Wu Tsai Neurosciences Institute Seminar Series Presents
Dissecting neural circuits for adult neural stem cell regulation
Juan Song, PhD
Assistant Professor of Pharmacology and Primary Member UNC Neuroscience Center
University of North Carolina at Chapel Hill
Host: Aaron Gitler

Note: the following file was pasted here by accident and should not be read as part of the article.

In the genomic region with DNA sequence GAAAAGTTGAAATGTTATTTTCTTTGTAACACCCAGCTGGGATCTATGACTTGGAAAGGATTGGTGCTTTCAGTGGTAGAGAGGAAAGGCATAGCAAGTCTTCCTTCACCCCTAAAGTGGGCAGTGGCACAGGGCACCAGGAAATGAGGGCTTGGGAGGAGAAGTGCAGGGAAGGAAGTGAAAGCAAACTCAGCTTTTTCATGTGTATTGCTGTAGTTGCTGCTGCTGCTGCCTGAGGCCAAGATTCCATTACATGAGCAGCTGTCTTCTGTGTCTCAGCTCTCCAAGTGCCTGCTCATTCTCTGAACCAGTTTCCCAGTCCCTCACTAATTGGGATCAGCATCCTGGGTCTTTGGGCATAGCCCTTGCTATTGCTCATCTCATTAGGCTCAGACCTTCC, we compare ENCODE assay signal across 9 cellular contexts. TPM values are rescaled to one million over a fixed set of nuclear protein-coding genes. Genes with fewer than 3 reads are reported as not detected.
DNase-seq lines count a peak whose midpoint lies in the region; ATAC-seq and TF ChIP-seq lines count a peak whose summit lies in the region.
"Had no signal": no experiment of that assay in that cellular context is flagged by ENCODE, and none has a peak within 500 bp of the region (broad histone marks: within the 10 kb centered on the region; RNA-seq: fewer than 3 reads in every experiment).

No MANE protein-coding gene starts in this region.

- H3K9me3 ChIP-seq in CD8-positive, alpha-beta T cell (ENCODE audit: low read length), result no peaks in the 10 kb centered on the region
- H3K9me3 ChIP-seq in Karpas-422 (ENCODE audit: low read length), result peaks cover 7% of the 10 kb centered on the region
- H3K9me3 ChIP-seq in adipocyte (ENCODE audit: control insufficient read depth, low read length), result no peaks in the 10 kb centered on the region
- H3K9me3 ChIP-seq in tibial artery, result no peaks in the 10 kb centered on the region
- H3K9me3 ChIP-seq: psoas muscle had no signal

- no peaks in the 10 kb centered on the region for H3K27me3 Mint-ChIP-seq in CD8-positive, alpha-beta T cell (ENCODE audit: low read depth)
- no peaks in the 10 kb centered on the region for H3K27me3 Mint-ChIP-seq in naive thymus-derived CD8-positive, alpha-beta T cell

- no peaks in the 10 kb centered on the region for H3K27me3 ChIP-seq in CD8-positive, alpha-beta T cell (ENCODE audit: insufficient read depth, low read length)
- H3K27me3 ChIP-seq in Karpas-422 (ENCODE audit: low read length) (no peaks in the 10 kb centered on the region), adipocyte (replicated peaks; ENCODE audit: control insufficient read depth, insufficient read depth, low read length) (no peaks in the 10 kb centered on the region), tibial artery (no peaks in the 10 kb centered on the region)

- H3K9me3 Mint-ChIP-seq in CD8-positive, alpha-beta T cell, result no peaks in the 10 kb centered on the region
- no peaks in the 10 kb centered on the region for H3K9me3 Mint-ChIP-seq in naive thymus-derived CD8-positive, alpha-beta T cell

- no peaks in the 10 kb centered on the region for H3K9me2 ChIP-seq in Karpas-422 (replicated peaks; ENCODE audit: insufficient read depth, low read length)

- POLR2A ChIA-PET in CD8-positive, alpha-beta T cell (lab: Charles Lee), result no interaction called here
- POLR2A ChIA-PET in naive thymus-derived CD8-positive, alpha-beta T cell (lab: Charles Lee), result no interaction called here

A growing body of data in many tissue systems indicates that stem cell function is critically influenced by the microenvironment in which stem cells reside. Therefore, the stem cell niche represents a critical entry point for therapeutic modulation of stem cell behavior. In addition to classic niche factors described for other somatic stem cell compartments, such as morphogens and growth factors, dynamic regulation by ongoing network activity is a hallmark of adult neurogenesis. Neural stem cells (NSCs) and their progeny reside in a specialized local environment within the dentate gyrus (DG) that consists of a diverse group of local cells with distinct molecular, morphological, and functional properties, and signaling from these local cells can potentially control the NSC niche activity and key behavior of NSCs. Despite lacking synapses, NSCs “listen to” the neural network and take proper actions in response to ongoing network activity. For instance, our recent studies identified local parvalbumin-expressing (PV) interneurons and mossy cells (MCs) as critical niche cells in regulating DG network activity and the key behaviors of NSCs in vivo. While DG PV interneurons and MCs release GABA and glutamate as their main neurotransmitters, respectively, many local interneurons and long-distance projection neurons also release neuromodulators that could exert broad and long-lasting actions on multiple types of local niche cells. I will discuss our recent findings on how distinct neural circuits regulate adult NSCs and how NSCs interpret diverse niche signals from the local environment to make the ultimate decision to stay in quiescence or become activated.